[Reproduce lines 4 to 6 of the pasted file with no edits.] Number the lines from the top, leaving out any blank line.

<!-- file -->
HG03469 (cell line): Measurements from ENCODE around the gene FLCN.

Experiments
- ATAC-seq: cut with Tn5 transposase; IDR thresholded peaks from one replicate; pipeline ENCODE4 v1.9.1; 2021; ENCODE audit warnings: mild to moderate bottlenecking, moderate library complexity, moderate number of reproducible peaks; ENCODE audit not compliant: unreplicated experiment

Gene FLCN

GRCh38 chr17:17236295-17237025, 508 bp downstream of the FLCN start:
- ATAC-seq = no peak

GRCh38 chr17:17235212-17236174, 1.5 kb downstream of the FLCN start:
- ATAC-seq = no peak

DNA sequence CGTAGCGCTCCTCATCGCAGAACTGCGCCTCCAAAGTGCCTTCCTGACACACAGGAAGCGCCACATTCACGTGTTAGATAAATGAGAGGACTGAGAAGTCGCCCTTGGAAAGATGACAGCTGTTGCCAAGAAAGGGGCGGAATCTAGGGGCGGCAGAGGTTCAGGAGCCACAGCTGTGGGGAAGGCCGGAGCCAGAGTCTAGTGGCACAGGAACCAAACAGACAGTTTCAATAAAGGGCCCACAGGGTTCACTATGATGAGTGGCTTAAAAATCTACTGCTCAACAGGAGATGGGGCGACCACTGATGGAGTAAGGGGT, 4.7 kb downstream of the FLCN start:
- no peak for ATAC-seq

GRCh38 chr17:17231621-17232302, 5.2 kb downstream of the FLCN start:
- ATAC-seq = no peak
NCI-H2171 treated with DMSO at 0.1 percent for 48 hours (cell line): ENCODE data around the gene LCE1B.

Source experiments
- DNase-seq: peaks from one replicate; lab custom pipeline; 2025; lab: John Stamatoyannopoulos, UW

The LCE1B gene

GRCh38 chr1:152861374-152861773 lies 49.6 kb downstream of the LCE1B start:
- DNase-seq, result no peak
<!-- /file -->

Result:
Gene FLCN

GRCh38 chr17:17236295-17237025, 508 bp downstream of the FLCN start:
- ATAC-seq = no peak